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Saturday, 15 April, 2000, 10:27 GMT 11:27 UK
Titanic survivor's watch not sold

Harland and Wolff built the Titanic
A rare silver pocket watch which once belonged to a titled survivor of the ill-fated Titanic has failed to sell at an auction.

The watch was among more than 300 pieces of memorabilia up for sale at The British Titanic Society Annual Convention at the Hilton National Hotel in Southampton, Hampshire on Friday night.

The memorabilia came from the ship which was built at the world-famous Harland and Wolff shipyard in Belfast.

It was dubbed as the unsinkable ship, but during its maiden voyage in April 1912, it hit an iceberg and sank beneath the waves.

We are a bit disappointed because we didn't think the removal of the engraving would have affected it so much. It has effectively ruined the value of the watch

Andrew Aldridge
The Benson watch was given to a crewman on the stricken vessel by the Countess of Rothes.

It came to prominence last year when a jeweller was convicted and fined for conning the timepiece from its owner.

The jeweller removed an engraving from the watch - 'Countess Rothes, April 1912' - in a bid to disguise its history.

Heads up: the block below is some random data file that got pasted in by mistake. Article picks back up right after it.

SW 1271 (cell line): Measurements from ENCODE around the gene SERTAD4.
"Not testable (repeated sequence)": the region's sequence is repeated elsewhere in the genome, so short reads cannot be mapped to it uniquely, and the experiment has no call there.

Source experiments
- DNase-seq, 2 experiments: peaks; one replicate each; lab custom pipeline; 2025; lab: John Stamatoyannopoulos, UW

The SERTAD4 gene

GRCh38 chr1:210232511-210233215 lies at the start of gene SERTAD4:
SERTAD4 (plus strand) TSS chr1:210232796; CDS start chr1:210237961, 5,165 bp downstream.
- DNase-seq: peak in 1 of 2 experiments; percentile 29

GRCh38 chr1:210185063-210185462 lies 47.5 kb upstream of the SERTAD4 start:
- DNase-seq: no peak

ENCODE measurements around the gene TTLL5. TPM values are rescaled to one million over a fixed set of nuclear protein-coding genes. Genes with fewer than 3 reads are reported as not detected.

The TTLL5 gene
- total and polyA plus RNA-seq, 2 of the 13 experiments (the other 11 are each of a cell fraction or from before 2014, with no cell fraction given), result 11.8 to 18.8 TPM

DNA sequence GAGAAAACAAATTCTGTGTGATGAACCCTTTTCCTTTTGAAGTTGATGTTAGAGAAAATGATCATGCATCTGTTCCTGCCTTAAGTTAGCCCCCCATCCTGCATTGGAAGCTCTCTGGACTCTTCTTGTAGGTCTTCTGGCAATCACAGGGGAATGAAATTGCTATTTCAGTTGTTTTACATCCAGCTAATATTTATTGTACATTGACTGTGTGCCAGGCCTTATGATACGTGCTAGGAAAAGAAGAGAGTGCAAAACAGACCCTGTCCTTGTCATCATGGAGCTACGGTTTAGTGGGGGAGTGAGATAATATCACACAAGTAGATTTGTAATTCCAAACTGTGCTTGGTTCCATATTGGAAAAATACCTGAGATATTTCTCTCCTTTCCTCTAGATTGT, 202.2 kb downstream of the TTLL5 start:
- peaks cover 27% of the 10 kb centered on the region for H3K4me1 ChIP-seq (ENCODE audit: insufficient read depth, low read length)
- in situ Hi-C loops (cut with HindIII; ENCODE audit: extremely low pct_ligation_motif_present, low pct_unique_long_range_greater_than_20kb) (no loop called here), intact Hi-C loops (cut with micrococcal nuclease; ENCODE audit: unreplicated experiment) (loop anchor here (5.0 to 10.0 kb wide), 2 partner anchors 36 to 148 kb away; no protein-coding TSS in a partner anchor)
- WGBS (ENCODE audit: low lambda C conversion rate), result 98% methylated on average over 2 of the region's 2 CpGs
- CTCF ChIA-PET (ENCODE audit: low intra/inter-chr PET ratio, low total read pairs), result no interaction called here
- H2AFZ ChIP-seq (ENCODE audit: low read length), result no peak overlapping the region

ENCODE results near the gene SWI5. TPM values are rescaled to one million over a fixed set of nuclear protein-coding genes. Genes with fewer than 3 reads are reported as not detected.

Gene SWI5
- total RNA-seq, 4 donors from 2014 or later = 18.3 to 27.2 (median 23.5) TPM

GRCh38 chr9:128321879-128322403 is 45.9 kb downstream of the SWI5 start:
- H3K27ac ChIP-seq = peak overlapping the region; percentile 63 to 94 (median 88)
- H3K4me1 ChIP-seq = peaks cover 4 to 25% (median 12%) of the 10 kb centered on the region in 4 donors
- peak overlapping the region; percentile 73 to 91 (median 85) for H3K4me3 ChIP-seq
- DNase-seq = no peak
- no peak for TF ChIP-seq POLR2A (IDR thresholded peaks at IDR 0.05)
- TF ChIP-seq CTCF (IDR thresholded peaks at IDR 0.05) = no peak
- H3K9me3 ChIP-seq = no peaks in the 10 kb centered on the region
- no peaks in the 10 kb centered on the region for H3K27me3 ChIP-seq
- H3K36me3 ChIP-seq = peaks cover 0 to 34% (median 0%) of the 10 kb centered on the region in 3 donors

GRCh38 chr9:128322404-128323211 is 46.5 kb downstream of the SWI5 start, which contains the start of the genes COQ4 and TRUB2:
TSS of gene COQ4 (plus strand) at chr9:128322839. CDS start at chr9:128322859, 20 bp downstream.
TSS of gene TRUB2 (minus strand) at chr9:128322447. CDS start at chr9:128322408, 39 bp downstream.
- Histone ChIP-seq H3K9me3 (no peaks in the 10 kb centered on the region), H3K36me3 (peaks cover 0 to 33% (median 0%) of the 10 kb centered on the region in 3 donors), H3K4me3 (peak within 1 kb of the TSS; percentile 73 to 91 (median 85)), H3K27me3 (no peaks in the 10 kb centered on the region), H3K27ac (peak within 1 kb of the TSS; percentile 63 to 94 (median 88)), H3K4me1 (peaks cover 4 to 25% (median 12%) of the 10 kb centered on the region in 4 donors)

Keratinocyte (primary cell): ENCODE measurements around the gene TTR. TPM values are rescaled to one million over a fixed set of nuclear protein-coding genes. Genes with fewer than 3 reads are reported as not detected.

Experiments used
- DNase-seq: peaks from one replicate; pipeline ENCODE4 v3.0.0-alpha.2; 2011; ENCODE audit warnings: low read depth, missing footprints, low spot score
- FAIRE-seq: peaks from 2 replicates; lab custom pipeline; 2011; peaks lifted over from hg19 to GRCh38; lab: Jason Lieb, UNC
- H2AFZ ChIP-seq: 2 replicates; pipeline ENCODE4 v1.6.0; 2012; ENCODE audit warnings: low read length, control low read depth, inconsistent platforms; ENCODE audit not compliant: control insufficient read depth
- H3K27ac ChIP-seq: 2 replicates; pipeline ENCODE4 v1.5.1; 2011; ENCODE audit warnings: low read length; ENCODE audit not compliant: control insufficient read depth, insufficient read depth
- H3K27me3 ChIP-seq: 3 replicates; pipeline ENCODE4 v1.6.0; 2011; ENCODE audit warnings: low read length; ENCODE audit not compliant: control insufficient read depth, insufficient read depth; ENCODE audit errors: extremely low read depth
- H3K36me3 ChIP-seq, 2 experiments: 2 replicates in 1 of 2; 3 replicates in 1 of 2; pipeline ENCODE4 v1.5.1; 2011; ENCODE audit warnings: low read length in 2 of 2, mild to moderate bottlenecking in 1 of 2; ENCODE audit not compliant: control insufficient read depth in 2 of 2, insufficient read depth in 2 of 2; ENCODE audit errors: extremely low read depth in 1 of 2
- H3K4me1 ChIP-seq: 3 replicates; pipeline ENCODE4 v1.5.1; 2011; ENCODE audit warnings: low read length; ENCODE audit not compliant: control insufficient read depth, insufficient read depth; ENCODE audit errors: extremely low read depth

According to Mr Andrew Aldridge, of auctioneers Henry Aldridge and Son who ran the event, the jeweller's actions may have destroyed the piece's value.

Another auction

The auction house, based in Devizes, Wiltshire, was hoping to get at least 15,000 for the watch but bids ground to a halt at 9,000.

"We are a bit disappointed because we didn't think the removal of the engraving would have affected it so much. It has effectively ruined the value of the watch," said Mr Aldridge.

The watch is now likely to be put up for sale in another maritime auction in Devizes on 26 July, he said.

The Countess of Rothes gave the watch to steward Albert Crawford, from Southampton, after he helped her escape to a lifeboat as the Titanic began to sink.

The watch was left to Mrs Hughes by a close friend who had inherited it from Mr Crawford.

He was rescued in lifeboat number eight and later testified before the United States Senate Inquiry.

The lots up for sale at the auction included furniture and fittings from White Star liners, items of crockery and silverware, prints, letters and other memorabilia.

The lot which fetched the most - 15,000 - was a silver plated business card stolen from the Titanic by a crew member who was transferred to the Olympic prior to her maiden voyage.

Wood debris from the ship fetched 2,400, while an inscribed silk-woven card featuring the ship and bearing a message from a survivor sold for 3,400.

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